NEW YORK -- No Triple try, not much buzz for the Belmont Stakes.
With I'll Have Another retired with a tendon injury, and no Triple Crown on the line when the field of 11 3-year-olds line up for the 144th running of the Belmont, there wasn't much excitement among fans entering the huge racetrack hours before the race.
The stunning development Friday drained all the anticipation out of what could have been an historic day in thoroughbred racing. A crowd of 100,000 was expected, but that figure could drop significantly. NBC, which is broadcasting the event, has had to make major changes in its coverage, and New York Racing Association officials were hoping for the best despite the obvious drop in interest.
The weather could be factor, too. The forecast for the 6:40 p.m. post time is calling for a 30-40 percent chance of rain with temperatures in the high 70s.
"The sentiment around here is disappointment," said Ash Solanki, who arrived at Belmont Park with several friends Saturday morning. "We all wanted to see history, and a lot of people were thinking he had a really good chance. It's the Belmont, so it will still be exciting."
I'll Have Another won't be running in the Belmont, and now he also won't be walking with the field in the post parade before the race. NYRA officials changed course Saturday, announcing that the Kentucky Derby and Preakness winner will instead be led to the winner's circle before the race for a retirement ceremony.
"We felt that this would be a fitting ceremonial retirement for an incredible racehorse," I'll Have Another's trainer Doug O'Neill said. "There are many fans who traveled from near and far to see I'll Have Another today, and we wanted to give them a chance to help us send him off to retirement."
I'll Have Another was back in the barn he stayed in at the track before being moved – along with the other Belmont horses – on Wednesday into a detention barn ordered by the New York State Racing and Wagering Board for safety and security reasons.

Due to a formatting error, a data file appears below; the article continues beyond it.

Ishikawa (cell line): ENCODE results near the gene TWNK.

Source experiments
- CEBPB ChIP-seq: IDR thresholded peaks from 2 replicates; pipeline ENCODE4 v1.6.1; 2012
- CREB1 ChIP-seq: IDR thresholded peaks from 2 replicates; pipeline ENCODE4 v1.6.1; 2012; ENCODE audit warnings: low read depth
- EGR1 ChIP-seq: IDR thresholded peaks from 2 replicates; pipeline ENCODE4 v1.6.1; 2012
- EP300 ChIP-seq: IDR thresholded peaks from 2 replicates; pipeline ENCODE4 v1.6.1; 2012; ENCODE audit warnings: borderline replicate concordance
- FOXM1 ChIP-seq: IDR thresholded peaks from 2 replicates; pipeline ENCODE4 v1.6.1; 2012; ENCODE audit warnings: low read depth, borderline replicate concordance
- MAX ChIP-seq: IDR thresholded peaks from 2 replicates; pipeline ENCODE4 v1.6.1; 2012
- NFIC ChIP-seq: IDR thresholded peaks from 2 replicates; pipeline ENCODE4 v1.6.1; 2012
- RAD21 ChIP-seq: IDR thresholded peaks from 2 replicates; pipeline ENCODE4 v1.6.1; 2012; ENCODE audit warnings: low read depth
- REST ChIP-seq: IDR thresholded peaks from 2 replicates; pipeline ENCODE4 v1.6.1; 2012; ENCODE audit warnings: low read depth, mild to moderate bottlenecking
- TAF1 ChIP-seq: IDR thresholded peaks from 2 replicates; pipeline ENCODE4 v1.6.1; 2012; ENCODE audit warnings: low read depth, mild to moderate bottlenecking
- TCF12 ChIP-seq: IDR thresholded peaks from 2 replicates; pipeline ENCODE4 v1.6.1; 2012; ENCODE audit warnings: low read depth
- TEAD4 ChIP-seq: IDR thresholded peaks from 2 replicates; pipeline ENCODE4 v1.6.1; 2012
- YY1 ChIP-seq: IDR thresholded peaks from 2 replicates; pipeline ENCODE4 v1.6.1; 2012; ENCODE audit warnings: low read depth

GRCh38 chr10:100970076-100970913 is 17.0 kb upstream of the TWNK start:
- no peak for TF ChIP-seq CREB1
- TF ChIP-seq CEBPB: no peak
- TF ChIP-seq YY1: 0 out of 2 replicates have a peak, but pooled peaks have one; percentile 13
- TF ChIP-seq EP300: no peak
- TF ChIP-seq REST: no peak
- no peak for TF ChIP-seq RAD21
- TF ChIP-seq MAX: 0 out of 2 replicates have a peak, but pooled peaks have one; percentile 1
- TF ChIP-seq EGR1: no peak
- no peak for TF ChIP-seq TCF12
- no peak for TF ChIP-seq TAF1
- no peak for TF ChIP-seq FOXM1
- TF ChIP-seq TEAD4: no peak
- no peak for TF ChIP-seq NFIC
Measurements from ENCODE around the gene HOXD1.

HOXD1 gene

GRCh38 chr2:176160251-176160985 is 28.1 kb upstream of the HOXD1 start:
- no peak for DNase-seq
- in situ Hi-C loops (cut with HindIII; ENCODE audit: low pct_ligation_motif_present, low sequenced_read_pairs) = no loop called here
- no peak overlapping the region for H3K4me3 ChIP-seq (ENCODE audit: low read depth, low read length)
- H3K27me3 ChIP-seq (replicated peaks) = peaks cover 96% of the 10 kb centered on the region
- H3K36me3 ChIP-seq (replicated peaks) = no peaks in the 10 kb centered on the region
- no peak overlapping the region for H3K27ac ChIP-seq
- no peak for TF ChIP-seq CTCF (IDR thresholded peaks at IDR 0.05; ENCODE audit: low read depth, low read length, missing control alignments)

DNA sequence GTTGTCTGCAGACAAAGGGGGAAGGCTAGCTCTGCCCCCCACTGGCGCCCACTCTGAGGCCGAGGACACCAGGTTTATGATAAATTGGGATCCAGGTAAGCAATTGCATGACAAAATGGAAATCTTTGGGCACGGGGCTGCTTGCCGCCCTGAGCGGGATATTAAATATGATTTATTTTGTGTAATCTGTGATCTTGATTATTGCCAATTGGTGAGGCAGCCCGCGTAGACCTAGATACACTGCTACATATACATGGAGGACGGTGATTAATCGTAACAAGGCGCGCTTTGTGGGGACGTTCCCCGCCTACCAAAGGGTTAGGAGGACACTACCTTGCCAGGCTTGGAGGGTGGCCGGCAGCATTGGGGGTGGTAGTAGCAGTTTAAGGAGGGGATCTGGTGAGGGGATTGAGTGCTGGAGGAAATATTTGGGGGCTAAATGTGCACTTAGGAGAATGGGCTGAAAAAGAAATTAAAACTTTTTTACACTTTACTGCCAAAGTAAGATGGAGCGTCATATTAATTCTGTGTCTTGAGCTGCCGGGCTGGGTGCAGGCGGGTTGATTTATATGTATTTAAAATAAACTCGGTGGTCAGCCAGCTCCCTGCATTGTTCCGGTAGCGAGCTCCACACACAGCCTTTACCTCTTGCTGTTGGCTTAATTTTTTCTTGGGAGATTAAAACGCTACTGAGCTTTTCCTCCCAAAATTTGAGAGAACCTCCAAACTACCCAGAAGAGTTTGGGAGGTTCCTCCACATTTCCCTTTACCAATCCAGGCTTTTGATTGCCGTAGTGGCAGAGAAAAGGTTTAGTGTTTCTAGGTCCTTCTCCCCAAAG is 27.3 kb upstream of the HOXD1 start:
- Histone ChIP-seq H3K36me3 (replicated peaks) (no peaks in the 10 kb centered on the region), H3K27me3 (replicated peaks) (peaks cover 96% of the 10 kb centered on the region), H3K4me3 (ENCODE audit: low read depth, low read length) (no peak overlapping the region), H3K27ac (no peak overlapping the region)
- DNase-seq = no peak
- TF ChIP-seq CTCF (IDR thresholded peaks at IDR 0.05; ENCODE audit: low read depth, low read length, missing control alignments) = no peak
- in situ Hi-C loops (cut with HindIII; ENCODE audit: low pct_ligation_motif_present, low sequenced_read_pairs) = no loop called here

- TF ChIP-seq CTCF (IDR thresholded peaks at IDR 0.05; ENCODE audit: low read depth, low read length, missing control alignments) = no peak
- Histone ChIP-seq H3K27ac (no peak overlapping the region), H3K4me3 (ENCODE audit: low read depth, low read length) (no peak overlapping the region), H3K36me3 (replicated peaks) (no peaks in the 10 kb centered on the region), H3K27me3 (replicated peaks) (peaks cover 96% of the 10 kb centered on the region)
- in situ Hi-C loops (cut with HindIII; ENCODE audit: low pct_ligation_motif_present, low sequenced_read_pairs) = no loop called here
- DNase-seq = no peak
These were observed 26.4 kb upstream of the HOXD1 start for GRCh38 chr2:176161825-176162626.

There were no traffic issues near the track, like there have been for Triple tries, and yellow school buses used to shuttle fans from parking lots to the grandstand were all but empty early in the day.
The last time a Triple Crown was on the line was 2008, when a crowd of 94,476 watched Big Brown's failed attempt. Last year, without a Triple at stake, 55,779 showed up for Ruler on Ice's win at odds of 24-1.
In the three weeks since I'll Have Another won the Preakness to set the stage for a 12th Triple try since Affirned was the last to succeed in 1978, NYRA said all clubhouse and grandstand seats had been sold – about 21,000. Also, 1,278 boxes (four to six people) were sold and all the dining areas were booked. In addition, about 5,000 general admission tickets were sold online.
"We have a very nice crowd at Belmont Park, and fans are enthused for a great day of racing," NYRA's director of communications Dan Silver said. "Although there isn't a Triple Crown possibility, there is a great atmosphere at the track. We credentialed more than 1,000 media for the day and have had very few cancellations."
Mario Gutierrez, the young jockey of I'll Have Another, will be riding three horses on the Belmont undercard.
"Everyone wanted to come and see my horse and we were excited for today," he said. "Everything happens for a reason. We're not competing in the race anymore, but it's my pleasure to be here."
Peter Rotondo, an avid racing fan, stood outside the entrance to the track, Daily Racing Form in one hand, a pen in the other.
"We're waiting 34 years for a Triple Crown, and sure this is disappointing," he said. "This a disappointment for a lot of fans, but it's still the Belmont Stakes. And the race is going to be great."
Just not as great as it could have been.